+2348062887535:– “Those lawmakers who engage in padding our budget because of their selfish interest, one day God will expose them and disgrace them in the public domain. They went to NASS to enrich themselves with tax payers’ money and leave the masses to suffer. There is God o!” –Gordon Chika Nnorom, Umukabia.

+2348061291114:- “Sir, I put it to you that is the way the cookie crumbles. You said “they did it last year; and they did it the year before last. But hold it! They have always done it –since 1999. Padding the budget, for selfish interest.” I can’t imagine such criminal conspiracy taking place for over 18 years now without redress. The only difference between Evans the kidnap kingpin and the NASS is that he is using guns to kidnap his victims, the latter are using pen and their office to kidnap our future and destiny.” –O.O.O. Pickford.

Online:- “I grieve anytime I remember that leadership in Nigeria before 15th January ’66 used to be! It has gone forever! And it hurts, a lot! Thank God for mercies. The grief has not extended to our children and their own children! Unlike my own generation, they have no other experience to compare and contrast. I don’t know how they see their own! But, I know what caught-up with my generation is even getting worse than ordinary curse! All because of the Overnight Horrors of 15th January 1966! Thank you,  Mohammed for this repost; from the starting point of shameless legislooting through the strain of corruption named budget padding! Thank you for exposing the complicity of –especially- some key figures from the umbrella body of our legal practitioners, the Nigerian Bar Association!” –Muhammad Sulaiman.

Online:– “An unbiased analysis of the challenges of Nigeria’s budget process! But what is the way out?: pre-budget consultation by the executive (the legislature and the executive); harmonisation of positions, priorities before passage of the budget… thereafter such budgets when and if passed, would have taken care of all sides’ interests. And the rulling political party or parties, must be part of the negotiations, consultations or dialogue. All these can be done at the platforms of the existing NASS or party caucuses”. –Muhammad Kudu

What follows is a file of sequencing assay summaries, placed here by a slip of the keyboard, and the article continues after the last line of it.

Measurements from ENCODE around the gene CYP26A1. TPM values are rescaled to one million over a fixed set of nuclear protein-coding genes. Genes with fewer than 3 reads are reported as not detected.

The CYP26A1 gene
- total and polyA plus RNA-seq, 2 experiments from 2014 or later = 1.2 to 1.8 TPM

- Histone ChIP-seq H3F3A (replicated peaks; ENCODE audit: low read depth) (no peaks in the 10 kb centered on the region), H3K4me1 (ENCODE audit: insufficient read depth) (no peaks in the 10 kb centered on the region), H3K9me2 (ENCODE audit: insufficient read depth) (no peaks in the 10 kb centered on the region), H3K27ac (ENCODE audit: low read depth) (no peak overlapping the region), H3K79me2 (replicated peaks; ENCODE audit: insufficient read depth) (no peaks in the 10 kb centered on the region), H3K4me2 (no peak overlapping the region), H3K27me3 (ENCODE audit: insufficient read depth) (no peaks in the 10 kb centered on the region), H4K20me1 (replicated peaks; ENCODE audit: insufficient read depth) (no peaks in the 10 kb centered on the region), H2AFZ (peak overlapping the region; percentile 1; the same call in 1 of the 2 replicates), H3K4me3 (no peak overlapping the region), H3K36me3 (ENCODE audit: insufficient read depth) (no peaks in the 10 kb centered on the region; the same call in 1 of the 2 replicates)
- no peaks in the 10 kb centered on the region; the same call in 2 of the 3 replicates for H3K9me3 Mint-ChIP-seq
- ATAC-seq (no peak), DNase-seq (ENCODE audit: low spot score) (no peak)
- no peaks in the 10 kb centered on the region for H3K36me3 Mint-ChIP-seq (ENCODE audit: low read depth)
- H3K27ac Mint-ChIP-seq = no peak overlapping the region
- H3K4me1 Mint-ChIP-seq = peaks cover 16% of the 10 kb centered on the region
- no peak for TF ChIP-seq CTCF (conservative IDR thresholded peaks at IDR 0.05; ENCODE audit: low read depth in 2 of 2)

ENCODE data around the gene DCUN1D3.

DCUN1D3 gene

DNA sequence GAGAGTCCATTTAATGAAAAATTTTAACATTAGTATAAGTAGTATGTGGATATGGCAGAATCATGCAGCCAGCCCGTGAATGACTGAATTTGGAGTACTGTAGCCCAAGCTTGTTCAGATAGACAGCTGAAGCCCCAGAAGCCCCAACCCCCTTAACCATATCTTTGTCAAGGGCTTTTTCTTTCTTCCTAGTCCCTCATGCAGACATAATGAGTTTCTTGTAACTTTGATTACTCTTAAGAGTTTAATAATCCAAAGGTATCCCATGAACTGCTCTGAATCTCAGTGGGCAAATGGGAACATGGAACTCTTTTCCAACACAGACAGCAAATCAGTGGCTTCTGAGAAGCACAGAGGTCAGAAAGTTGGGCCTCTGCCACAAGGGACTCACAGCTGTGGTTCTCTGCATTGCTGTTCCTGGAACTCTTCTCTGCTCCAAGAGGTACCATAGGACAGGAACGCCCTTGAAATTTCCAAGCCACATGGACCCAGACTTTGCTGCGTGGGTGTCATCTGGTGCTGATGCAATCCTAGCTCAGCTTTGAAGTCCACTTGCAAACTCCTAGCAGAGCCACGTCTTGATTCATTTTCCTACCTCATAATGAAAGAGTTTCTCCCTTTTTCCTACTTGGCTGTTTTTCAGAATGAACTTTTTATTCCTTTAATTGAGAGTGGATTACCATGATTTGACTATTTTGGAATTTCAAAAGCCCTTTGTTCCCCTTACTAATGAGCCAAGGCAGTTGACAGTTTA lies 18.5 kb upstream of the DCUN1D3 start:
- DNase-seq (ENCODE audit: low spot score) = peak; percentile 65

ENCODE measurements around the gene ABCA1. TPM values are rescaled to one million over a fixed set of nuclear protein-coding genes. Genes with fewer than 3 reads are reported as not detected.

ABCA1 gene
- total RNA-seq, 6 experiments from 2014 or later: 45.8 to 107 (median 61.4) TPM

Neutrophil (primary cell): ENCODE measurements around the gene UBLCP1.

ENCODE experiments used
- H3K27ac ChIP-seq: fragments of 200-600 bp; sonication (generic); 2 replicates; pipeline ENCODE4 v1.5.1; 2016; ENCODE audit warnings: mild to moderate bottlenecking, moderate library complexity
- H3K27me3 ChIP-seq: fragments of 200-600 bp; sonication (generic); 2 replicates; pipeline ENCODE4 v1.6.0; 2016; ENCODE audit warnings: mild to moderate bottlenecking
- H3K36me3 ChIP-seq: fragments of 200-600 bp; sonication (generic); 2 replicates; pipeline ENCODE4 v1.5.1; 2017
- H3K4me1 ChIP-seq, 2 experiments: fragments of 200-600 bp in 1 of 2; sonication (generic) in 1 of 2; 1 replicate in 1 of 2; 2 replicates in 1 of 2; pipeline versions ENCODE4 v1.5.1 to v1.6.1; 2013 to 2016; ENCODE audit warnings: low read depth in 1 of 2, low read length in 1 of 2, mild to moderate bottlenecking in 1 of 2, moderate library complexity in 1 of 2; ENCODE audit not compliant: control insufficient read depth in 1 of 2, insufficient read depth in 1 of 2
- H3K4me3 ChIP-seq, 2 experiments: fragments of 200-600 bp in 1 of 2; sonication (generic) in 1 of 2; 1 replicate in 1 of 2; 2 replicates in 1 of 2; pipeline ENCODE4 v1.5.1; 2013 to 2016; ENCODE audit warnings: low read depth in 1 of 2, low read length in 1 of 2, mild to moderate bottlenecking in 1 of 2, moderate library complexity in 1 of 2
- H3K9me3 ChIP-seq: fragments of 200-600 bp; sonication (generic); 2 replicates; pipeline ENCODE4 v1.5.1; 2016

Re-‘Much ado about true federalism’

+2348033719966:– “The question is why are you guys from  the North afraid of restructuring? Simple: the lopsided arrangements favour you. Wayo!” –

+2348037145111:- “Believe it or not, your voice does not matter in the affairs of this country. You are a sectionist and a Hausa-Fulani mouthpiece. People like you can be dangerous.”

Online:– “Quite lengthy but a nice one. Sir but present system of government Nigeria is practicing today, to me is too expensive with little output, considering scarce resources” –Anyanwu Boniface.

Online:- “We were almost corruptly coned to early graves by homegrown mercenaries parading corridors of our Ivory Towers and other institutions infested by their toxic products; busy applying varying ethnographic and sectarian thesis as rare, skilful human intellect of unequal status in the history of political science and other disciplines! It is to be hoped Nigerians would now truly appreciate how we arrived at this cul de sac, and take our own destiny to rejoin saner and safer community of nations, before they completely compromise our humanity. Mohammed, I have said it before severally! I will not tire repeating that you are a Rare Gem, and a blessing! So it will continue to be with you, In Sha Allah!” – Muhammad Sulaiman.

Re-‘Revisiting what to do with Saraki’s NASS’

+2348039655339:- “The problem with Nigeria is primarily the press. You don’t even pretend to write in public interest. Nor do you do the minimal thing of balancing your stories. Your piece on ‘What to do with Saraki’s NASS’ was a narrative of a writer that had taken side and sees nothing good in an executive that is ruling in deceit. Your anger at the NASS is so much that you even wished for  military rule than an executive being checked by the legislature. For your information Jonathan is not running for office and Nigerians are yet to decide of the two administrations the one they prefer. So next time you write know it that every story has two sides to it. It is not in your place to be judgmental. That should be left for your readers.” –Emeka Onwude Enugu

Online:- “Keep on telling them the truth. May God increase you more in knowledge”. –Adam Musawa

Online:- “You are a democracy crusader”. –Abdulrahma Abubakar